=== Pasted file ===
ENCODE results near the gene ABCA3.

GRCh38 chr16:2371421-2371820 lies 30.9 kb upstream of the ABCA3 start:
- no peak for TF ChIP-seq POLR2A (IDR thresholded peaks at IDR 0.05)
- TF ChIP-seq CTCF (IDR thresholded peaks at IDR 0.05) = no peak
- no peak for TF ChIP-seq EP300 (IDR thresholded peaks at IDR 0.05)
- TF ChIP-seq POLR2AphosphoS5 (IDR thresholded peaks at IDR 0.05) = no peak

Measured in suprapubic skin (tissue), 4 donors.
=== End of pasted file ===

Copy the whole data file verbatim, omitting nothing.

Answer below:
ENCODE results near the gene ABCA3.

GRCh38 chr16:2371421-2371820 lies 30.9 kb upstream of the ABCA3 start:
- no peak for TF ChIP-seq POLR2A (IDR thresholded peaks at IDR 0.05)
- TF ChIP-seq CTCF (IDR thresholded peaks at IDR 0.05) = no peak
- no peak for TF ChIP-seq EP300 (IDR thresholded peaks at IDR 0.05)
- TF ChIP-seq POLR2AphosphoS5 (IDR thresholded peaks at IDR 0.05) = no peak

Measured in suprapubic skin (tissue), 4 donors.